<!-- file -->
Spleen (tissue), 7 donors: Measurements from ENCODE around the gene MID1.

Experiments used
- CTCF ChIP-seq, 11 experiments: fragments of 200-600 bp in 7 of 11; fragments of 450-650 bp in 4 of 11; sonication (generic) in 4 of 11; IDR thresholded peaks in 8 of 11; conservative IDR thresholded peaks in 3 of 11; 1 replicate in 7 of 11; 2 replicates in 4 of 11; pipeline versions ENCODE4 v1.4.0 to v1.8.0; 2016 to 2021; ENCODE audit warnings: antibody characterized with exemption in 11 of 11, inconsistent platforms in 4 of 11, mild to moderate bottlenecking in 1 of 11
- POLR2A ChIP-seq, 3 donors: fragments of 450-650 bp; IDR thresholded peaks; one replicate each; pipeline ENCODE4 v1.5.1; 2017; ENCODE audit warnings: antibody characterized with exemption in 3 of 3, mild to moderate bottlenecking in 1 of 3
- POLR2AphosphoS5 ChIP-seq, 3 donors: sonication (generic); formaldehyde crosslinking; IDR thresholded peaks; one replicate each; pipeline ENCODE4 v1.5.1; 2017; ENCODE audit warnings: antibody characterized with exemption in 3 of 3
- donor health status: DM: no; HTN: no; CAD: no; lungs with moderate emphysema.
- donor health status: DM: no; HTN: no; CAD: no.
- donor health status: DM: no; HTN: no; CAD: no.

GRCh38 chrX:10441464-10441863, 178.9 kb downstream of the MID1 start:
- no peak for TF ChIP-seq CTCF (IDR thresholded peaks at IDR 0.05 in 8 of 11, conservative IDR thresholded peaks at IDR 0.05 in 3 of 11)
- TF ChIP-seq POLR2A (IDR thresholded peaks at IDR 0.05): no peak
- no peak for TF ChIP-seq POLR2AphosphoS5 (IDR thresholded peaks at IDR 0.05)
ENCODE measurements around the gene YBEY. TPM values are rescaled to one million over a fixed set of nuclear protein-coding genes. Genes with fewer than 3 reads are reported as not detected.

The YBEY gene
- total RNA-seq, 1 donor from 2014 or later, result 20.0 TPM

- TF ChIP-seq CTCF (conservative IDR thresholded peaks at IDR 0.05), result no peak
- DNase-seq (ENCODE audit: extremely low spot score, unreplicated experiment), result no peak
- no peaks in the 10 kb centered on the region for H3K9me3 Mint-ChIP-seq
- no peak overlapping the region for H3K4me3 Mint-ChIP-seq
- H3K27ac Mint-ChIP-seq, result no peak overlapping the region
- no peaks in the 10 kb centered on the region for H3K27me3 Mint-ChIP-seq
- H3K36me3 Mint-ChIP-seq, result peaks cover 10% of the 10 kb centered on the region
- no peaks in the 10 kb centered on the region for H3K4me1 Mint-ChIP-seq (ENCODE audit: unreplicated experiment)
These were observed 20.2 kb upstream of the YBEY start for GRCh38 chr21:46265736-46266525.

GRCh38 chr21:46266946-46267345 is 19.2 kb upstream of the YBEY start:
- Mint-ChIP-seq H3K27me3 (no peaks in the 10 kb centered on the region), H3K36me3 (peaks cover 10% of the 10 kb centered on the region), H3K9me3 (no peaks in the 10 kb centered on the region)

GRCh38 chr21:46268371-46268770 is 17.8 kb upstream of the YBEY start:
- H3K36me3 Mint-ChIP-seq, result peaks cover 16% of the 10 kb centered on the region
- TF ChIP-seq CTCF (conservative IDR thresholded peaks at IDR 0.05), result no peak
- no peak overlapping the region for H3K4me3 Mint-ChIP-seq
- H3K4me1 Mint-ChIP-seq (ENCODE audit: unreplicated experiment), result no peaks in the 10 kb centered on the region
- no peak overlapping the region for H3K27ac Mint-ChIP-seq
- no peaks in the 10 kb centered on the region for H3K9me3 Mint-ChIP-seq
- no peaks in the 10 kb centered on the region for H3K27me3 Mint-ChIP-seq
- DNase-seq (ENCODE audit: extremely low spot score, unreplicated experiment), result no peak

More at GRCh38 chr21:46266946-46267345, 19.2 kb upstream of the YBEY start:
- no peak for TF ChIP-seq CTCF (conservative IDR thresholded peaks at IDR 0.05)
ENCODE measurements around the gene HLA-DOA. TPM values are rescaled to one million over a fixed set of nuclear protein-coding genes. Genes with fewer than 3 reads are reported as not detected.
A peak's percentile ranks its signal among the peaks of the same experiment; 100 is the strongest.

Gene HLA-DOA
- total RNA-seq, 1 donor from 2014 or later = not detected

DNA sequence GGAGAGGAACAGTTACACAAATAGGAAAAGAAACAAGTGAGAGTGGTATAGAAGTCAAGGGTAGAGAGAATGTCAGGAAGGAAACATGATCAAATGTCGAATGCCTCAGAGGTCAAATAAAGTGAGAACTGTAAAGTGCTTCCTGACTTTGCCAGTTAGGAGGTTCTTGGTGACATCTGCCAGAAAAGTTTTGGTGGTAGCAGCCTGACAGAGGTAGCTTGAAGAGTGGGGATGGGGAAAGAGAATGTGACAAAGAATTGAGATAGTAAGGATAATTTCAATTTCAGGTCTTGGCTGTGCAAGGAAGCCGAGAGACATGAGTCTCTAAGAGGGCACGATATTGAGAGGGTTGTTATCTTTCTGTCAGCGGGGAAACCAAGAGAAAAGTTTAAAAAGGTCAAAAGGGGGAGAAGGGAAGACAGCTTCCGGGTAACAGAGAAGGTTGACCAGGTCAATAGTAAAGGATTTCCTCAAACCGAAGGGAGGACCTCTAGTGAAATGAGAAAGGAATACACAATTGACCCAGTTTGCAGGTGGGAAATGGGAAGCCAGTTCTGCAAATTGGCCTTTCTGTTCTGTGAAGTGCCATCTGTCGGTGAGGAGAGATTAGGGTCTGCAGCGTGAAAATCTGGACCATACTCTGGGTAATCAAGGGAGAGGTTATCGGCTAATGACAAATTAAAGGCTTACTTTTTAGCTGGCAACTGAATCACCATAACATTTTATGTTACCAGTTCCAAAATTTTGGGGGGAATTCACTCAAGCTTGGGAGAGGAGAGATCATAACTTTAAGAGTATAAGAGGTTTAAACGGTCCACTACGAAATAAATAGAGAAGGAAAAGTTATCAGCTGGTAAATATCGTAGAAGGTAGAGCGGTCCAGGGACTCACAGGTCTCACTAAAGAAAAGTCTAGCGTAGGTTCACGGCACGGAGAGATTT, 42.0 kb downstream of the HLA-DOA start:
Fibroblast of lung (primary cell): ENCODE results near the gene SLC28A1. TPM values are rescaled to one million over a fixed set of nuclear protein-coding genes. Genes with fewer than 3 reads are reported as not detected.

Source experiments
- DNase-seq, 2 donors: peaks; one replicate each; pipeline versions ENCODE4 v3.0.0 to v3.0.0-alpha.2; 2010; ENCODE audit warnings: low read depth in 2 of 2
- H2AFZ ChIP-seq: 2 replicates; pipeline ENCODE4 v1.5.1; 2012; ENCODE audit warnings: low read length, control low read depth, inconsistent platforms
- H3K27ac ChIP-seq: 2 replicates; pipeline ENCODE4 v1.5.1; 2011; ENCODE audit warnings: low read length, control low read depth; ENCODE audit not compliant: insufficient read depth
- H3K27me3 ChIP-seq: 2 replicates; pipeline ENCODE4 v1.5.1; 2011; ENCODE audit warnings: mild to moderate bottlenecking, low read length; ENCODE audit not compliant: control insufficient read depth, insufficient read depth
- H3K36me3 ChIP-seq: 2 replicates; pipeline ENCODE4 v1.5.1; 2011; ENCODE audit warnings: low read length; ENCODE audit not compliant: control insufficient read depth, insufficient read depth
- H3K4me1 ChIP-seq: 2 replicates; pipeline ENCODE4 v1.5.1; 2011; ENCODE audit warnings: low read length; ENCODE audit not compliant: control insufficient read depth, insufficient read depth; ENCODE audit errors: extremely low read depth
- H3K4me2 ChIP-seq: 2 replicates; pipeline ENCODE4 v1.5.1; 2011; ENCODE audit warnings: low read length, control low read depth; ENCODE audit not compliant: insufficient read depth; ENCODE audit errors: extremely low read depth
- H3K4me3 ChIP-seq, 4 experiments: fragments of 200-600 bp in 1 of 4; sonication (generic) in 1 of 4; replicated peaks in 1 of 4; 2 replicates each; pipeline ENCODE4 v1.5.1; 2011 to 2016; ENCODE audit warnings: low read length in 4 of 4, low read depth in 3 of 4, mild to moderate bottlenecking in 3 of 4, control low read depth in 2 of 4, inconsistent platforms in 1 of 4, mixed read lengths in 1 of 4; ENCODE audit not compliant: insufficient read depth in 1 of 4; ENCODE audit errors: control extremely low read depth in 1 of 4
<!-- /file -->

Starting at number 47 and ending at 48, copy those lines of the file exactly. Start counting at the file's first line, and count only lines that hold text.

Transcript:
- H3K27ac ChIP-seq: 2 replicates; pipeline ENCODE4 v1.5.1; 2011; ENCODE audit warnings: low read length, control low read depth; ENCODE audit not compliant: insufficient read depth
- H3K27me3 ChIP-seq: 2 replicates; pipeline ENCODE4 v1.5.1; 2011; ENCODE audit warnings: mild to moderate bottlenecking, low read length; ENCODE audit not compliant: control insufficient read depth, insufficient read depth